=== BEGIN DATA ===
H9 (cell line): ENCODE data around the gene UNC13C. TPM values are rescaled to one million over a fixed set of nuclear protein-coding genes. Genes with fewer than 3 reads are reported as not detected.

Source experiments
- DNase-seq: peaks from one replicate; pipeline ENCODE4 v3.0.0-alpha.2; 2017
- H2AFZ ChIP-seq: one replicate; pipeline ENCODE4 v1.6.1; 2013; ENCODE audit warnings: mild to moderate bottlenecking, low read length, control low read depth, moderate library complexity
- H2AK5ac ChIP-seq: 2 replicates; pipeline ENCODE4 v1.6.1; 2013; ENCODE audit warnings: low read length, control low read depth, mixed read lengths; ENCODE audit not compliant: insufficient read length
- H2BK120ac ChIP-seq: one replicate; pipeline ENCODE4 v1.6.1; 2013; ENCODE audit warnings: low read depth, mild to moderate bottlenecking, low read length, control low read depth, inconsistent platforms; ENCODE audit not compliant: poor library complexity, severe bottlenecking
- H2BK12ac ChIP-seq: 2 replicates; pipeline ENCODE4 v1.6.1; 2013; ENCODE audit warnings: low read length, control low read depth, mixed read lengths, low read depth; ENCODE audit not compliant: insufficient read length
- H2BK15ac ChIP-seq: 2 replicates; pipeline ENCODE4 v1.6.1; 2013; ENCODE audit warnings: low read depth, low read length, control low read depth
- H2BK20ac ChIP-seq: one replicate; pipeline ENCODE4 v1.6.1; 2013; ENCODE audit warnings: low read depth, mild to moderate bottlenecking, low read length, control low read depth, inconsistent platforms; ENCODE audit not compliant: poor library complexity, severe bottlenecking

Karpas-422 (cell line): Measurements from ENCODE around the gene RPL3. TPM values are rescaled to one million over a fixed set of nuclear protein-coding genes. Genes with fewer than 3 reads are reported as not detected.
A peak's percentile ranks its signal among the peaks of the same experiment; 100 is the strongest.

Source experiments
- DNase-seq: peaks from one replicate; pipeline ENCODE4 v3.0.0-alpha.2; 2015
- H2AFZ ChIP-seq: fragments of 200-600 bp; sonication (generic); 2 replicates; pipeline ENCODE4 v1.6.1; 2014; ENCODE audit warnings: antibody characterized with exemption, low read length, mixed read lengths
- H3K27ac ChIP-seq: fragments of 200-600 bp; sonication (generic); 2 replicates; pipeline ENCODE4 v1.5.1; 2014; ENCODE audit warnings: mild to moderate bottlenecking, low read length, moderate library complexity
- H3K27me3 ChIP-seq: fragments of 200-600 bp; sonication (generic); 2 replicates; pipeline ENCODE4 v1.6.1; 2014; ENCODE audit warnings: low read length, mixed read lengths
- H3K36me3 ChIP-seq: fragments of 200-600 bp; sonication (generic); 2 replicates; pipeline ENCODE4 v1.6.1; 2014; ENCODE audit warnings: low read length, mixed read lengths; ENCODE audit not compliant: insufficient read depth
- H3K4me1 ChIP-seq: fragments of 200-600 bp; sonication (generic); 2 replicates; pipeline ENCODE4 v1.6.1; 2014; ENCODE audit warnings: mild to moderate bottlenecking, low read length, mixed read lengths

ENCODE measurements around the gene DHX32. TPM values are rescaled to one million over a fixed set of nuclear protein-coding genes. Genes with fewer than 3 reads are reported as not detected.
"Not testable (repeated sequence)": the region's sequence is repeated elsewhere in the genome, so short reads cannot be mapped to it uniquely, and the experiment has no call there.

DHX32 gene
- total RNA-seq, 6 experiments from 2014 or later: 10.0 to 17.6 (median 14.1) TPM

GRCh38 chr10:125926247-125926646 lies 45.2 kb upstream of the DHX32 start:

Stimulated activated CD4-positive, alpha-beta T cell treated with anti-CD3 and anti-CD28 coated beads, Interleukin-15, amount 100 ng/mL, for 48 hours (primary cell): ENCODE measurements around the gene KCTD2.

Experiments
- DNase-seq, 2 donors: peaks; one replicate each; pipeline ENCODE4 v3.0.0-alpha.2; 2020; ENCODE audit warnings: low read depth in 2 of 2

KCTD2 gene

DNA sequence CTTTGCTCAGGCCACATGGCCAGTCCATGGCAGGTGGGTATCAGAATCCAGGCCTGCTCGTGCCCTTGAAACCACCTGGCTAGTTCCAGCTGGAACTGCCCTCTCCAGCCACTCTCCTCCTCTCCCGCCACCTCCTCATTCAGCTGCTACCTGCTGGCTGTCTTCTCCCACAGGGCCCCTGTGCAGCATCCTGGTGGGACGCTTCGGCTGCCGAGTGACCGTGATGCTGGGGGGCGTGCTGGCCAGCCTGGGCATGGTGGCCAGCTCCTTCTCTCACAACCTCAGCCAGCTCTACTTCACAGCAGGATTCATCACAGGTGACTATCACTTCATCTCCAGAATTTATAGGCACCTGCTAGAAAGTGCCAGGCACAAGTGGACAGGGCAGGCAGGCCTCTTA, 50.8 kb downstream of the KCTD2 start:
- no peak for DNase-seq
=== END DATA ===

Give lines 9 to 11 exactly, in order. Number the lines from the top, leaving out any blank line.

- H2BK20ac ChIP-seq: one replicate; pipeline ENCODE4 v1.6.1; 2013; ENCODE audit warnings: low read depth, mild to moderate bottlenecking, low read length, control low read depth, inconsistent platforms; ENCODE audit not compliant: poor library complexity, severe bottlenecking

Karpas-422 (cell line): Measurements from ENCODE around the gene RPL3. TPM values are rescaled to one million over a fixed set of nuclear protein-coding genes. Genes with fewer than 3 reads are reported as not detected.
A peak's percentile ranks its signal among the peaks of the same experiment; 100 is the strongest.